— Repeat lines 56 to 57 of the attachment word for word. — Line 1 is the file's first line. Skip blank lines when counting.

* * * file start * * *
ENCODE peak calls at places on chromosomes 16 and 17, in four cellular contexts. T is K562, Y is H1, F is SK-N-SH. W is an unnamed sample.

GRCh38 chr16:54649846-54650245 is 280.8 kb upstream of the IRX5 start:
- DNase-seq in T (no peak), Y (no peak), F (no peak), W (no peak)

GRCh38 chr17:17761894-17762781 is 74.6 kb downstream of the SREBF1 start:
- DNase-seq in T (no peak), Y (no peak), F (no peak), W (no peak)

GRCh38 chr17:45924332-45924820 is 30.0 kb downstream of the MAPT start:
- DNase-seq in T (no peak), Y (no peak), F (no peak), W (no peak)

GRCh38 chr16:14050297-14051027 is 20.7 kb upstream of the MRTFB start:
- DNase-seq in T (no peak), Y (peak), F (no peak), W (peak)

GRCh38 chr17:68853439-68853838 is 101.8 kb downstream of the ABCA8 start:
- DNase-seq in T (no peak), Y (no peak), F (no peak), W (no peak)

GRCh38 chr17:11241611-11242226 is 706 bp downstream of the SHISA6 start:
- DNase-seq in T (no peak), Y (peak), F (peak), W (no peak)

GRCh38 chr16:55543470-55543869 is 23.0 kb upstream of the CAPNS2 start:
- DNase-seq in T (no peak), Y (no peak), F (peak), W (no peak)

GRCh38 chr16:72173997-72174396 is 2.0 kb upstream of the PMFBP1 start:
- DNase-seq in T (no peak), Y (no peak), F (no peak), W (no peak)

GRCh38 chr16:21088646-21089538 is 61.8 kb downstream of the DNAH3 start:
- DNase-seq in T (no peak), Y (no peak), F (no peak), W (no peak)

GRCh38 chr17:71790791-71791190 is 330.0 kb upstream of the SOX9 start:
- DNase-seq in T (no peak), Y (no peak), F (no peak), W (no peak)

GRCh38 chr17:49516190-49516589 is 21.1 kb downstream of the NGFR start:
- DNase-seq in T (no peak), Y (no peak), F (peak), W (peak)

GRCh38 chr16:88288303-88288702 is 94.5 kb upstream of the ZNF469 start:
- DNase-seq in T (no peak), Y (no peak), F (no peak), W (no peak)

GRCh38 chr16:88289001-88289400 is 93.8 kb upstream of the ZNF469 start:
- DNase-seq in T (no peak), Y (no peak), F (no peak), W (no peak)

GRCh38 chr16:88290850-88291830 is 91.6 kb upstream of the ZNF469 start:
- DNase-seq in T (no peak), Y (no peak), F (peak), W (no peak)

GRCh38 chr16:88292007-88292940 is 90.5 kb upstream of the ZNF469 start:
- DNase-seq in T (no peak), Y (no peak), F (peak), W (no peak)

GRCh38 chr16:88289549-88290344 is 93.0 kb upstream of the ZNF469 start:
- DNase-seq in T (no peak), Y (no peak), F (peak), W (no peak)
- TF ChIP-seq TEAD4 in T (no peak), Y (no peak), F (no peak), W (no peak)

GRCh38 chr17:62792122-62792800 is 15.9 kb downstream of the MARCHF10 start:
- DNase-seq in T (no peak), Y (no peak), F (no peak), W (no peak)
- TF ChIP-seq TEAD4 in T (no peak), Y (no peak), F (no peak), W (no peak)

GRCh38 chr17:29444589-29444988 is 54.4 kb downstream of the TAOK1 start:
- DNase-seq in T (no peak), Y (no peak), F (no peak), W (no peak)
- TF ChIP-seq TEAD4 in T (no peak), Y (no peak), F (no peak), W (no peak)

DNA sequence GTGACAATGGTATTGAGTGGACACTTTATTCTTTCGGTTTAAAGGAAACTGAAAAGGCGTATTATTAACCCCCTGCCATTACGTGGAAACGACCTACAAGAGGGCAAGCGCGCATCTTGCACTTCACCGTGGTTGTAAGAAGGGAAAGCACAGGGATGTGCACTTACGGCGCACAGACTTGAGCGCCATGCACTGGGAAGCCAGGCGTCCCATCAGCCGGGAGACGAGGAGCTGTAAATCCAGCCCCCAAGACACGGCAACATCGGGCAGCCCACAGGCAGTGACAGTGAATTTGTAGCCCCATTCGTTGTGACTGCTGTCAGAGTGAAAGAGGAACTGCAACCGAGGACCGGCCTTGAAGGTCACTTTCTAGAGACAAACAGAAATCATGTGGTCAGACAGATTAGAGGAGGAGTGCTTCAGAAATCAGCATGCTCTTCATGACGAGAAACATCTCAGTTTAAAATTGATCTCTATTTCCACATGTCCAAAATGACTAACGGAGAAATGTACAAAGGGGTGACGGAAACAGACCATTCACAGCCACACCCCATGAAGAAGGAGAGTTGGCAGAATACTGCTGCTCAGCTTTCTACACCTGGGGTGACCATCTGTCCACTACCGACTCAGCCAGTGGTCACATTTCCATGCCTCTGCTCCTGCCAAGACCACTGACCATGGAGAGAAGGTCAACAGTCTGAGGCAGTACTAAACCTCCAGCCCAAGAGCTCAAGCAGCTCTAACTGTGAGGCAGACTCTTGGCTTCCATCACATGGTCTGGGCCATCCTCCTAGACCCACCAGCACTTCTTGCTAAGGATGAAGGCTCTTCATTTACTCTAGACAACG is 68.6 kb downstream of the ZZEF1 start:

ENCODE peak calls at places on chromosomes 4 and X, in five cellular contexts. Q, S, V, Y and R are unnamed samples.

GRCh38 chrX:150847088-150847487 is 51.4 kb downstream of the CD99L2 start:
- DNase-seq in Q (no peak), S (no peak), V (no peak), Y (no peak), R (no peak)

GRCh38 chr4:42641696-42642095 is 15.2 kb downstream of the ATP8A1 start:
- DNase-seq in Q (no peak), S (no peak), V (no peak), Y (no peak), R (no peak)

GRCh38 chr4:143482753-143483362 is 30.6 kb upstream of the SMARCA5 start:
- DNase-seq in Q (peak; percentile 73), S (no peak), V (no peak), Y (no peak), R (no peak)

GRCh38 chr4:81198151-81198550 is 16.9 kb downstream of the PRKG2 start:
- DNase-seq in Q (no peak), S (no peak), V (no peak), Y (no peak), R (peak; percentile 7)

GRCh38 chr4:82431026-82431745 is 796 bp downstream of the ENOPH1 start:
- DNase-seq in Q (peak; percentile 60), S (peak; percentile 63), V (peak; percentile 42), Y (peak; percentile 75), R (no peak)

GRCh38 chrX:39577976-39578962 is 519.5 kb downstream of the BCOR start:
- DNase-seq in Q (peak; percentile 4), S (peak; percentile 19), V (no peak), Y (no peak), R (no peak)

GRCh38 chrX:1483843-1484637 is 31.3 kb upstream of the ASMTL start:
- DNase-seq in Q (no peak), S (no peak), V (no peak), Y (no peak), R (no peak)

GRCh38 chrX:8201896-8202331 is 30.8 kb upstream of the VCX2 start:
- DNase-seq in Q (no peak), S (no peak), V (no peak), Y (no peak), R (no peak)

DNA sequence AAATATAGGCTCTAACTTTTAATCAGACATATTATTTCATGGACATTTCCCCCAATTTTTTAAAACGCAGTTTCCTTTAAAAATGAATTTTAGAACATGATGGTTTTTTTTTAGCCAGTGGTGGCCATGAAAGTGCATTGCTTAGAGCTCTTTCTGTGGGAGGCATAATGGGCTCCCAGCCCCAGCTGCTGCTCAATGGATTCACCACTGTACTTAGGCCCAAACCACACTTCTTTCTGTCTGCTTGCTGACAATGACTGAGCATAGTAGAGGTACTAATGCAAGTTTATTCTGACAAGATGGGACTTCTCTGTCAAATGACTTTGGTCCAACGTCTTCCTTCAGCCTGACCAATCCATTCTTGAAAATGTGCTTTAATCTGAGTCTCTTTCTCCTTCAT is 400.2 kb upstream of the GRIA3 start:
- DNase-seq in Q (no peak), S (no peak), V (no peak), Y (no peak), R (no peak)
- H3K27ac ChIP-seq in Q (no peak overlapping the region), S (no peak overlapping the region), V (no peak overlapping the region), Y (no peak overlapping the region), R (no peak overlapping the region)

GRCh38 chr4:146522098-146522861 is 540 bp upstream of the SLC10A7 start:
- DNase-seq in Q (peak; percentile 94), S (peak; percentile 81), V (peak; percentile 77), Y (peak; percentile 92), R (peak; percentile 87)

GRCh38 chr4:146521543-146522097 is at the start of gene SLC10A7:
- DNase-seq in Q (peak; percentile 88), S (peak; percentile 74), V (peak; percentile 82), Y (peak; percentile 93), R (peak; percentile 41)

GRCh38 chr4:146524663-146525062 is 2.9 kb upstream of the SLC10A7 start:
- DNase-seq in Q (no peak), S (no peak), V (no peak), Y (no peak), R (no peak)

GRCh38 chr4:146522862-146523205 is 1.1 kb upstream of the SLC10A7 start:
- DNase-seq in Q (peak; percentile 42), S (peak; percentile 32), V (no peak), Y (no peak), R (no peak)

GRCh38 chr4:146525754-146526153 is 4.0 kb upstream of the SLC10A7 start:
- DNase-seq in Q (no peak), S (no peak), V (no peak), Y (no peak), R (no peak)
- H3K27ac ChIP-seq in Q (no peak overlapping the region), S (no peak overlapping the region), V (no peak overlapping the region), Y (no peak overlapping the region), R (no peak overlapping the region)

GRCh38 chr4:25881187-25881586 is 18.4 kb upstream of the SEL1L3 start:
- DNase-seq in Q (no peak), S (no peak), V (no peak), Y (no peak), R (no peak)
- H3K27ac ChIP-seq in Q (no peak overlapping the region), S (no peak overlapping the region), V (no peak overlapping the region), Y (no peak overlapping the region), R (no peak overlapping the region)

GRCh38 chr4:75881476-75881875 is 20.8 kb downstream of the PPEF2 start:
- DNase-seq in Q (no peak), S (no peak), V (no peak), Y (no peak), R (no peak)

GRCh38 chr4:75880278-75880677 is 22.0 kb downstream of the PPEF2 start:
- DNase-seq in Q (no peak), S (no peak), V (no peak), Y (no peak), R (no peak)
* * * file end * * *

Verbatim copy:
- DNase-seq in Q (no peak), S (no peak), V (no peak), Y (no peak), R (no peak)

GRCh38 chrX:8201896-8202331 is 30.8 kb upstream of the VCX2 start: